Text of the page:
7. Keep an eye on design, so that the eventual structure doesn't have a slummy appearance as a chaotic mixture of odd materials. Be ever mindful that repetition creates pattern and unity.
Getting Started in a Small Community
1. Start a coalition of like-minded individuals who would like to see recycled building materials enter the mainstream. Include a broad spectrum of people from architects, builders, and tradespeople to green-oriented organizations, city council members, and community-minded entrepreneurs. It is always good to have someone with leadership skills who will spearhead the project and perhaps a second-in-command who can organize committee task forces.
Prepare for a first meeting. Don't assume that everyone you have invited will be as excited as you are. Have some pictures available of recycled houses that are appealing, and be prepared to offer some hard data about why "reuse" is needed and smart. There will quite likely be some tradespeople and businesses that could feel threatened by such a concept, and you will need to address their fears.
Have a first meeting, with an agenda for brainstorming and setting up task force committees, with a deadline for completed assignments. Keep in mind that everyone has just so many "good-guy" hours. Spread the work equally, being as forgiving as possible, but always resolved in moving forward. Set a date for the next meeting.
2. Contact the superintendent of solidwaste in your community, the city manager, or your council member and ask what the possibilities might be for constructing a warehouse to store useable building materials. City councils and waste management departments would welcome fewer burdens on the community's landfill or transfer station. Perhaps a member of the city staff is aware of a funding agency or organization that might provide funds for a warehouse, a resale yard, or other venue for the transfer of useable building materials to those who would gladly use them.
Inquire about grants—both locally and through the Internet. If Habitat for Humanity in your area does not have a "ReStore," which is a building materials salvage yard, contact them to see if one can be developed. Identify salvage yards in the private sector and develop a sense for what they specialize in.
Get the local newspaper involved, asking for interested participants.
3. Identify local builders, tradesmen, artists, or anyone interested in building with recycled materials to see if they might like to start a project. Get them involved in the process, keeping in mind that they also have families and need to have some income from such a project.
4. Identify properties on the city's inventory of tax-foreclosed properties—with the help of the city manager—that could be possible first locations. Start small. Usually this means "infill" construction. The lots need to be free of issues that would prevent what you intend.
5. Identify a family that would potentially qualify for a house, and get them involved.
Emphasize small. Later on, after a family moves in and needs to expand, they can add on a room. But start small. This not only makes the project feasible for the life span of people's excitement for the project, but also simplifies all stages of the process.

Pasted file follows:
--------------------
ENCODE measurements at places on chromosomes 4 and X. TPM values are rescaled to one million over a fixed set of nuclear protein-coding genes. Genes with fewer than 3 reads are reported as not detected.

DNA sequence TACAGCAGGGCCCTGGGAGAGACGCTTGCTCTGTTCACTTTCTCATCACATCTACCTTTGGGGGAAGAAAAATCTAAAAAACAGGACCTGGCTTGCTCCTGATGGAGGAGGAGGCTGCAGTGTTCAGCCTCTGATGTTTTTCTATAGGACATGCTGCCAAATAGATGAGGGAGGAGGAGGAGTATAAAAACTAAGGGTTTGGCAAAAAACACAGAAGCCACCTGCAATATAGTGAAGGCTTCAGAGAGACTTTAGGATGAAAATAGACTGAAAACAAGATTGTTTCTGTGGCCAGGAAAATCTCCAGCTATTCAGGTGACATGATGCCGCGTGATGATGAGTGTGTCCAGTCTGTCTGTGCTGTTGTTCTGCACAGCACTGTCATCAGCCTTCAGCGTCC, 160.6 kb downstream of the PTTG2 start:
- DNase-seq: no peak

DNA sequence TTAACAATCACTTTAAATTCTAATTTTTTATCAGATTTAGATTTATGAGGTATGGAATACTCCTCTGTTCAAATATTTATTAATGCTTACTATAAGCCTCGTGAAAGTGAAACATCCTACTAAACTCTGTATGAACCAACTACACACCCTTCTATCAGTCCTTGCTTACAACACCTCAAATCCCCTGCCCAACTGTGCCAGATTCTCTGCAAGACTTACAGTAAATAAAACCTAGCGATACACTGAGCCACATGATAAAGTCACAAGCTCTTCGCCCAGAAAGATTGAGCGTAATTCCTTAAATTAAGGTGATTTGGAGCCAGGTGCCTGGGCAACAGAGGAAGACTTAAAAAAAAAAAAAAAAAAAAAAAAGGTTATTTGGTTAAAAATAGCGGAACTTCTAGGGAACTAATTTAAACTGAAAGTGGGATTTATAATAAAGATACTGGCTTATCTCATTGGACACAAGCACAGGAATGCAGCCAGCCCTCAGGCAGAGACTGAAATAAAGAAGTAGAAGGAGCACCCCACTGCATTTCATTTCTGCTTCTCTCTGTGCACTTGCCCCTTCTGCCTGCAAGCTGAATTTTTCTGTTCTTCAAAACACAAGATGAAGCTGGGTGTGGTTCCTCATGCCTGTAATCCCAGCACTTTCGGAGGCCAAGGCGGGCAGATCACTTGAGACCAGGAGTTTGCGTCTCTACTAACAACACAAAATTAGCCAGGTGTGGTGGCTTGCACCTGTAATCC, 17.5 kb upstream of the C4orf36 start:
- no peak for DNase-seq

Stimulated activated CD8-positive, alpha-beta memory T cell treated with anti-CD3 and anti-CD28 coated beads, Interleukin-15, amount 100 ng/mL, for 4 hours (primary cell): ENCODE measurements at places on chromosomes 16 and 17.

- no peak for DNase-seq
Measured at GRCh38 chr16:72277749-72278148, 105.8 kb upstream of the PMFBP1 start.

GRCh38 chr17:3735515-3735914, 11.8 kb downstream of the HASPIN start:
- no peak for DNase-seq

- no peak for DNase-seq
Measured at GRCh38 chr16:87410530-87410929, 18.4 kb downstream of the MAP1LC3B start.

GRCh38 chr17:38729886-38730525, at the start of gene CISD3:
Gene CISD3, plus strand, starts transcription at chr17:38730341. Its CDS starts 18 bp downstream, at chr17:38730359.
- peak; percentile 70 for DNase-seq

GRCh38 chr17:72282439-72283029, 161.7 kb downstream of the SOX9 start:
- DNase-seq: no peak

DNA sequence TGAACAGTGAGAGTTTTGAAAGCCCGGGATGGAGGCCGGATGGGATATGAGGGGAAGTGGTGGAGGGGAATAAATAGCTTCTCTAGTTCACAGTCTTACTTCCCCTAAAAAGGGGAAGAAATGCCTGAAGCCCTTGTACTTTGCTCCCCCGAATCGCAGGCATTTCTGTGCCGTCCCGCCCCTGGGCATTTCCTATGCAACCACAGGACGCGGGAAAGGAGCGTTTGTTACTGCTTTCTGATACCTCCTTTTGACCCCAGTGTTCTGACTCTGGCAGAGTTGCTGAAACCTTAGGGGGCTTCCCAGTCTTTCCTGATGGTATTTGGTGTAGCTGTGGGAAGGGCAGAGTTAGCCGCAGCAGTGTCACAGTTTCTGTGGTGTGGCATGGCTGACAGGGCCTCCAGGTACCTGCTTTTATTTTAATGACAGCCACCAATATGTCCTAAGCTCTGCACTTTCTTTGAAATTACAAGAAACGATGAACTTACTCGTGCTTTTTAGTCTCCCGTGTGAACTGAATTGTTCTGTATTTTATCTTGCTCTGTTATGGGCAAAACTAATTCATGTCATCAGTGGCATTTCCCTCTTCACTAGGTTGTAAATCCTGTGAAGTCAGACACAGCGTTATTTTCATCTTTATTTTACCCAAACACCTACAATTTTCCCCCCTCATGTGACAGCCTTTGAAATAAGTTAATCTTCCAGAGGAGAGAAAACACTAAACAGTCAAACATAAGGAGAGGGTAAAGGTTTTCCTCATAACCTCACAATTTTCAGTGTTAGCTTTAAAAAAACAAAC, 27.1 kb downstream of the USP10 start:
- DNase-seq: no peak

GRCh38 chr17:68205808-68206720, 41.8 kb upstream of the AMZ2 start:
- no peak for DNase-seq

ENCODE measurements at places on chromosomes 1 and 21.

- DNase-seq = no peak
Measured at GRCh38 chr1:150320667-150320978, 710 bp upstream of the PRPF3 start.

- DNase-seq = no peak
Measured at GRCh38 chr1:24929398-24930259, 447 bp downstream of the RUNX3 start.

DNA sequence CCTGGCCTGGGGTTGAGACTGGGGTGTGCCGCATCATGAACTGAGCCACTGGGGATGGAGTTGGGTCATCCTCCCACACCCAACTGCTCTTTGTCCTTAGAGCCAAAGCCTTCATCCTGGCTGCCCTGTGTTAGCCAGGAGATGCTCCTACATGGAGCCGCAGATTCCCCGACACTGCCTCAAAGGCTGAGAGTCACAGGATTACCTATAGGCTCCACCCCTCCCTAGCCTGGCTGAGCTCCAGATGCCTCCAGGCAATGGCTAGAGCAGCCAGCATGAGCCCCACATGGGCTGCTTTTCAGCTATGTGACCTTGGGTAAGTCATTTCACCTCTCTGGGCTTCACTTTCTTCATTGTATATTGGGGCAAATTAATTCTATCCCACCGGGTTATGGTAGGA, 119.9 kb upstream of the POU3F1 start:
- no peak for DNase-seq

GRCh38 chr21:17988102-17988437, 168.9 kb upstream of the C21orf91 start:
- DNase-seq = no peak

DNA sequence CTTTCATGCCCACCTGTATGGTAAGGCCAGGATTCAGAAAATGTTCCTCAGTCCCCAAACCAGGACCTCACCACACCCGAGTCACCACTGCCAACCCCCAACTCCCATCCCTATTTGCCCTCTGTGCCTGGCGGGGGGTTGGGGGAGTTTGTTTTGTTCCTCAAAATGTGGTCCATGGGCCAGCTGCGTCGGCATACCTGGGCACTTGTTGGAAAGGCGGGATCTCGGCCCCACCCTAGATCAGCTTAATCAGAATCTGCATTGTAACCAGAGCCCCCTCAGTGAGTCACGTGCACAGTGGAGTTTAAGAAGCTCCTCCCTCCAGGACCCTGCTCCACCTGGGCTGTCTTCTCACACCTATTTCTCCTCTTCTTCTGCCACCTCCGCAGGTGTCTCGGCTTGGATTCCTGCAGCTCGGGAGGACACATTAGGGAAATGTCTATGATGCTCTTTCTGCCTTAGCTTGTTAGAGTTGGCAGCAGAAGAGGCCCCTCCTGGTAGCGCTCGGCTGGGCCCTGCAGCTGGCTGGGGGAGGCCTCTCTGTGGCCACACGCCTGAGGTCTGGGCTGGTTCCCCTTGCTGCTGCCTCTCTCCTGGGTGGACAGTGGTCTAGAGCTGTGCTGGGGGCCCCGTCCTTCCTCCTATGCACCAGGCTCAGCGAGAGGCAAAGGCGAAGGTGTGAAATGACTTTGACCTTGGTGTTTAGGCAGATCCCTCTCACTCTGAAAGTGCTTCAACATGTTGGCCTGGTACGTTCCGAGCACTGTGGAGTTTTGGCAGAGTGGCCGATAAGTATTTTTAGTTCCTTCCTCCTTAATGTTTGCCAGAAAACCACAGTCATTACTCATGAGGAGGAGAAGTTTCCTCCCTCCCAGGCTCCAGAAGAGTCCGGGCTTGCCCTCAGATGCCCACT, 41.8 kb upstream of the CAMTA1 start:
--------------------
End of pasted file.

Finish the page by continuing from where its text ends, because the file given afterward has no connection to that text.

6. Identify lenders who might be sympathetic. Banks have Community Reinvestment Act responsibilities, and this could be a dandy venue for that. Some banks won't lend on designs that depart from the marketplace too much—in profile or scale. And since banks lodge trust in the marketplace, projects on the fringe of the marketplace will be denied. Private parties can also fund a project. Ask a lawyer to develop pro bono a legal instrument where everyone involved feels comfortable when using a private lender.
7.Inquire at the building department if it might be possible to have one inspector follow the project from its beginning to completion. Small communities are more likely to have a "multi-discipline inspector," or an MDI, since the inspection load or city budget prevents having a number of specialized inspectors. That is, an MDI inspects all aspects of the building process—not just electrical, for instance. If one inspector can follow the project through to completion, he'll be able to anticipate problems you might have more easily.
8. Assist a sympathetic builder in getting started with plans, materials, strategies, and scale.
Act as liaison between the builder, family, inspection department, and lending institution. Organize a network of volunteers that can be relied upon for assistance.
Start construction, always with an eye toward media coverage, confidence of the people involved, and troubleshooting problems that arise.
Getting Started in a Metropolitan Area
1. Start a coalition of like-minded individuals who would like to see recycled building materials enter the mainstream. Include a broad spectrum of people from architects, builders, and tradespeople to green-oriented organizations, city council members, and community-minded entrepreneurs. It is always good to have someone with leadership skills who will spearhead the project and perhaps a second-in-command who can organize task force committees.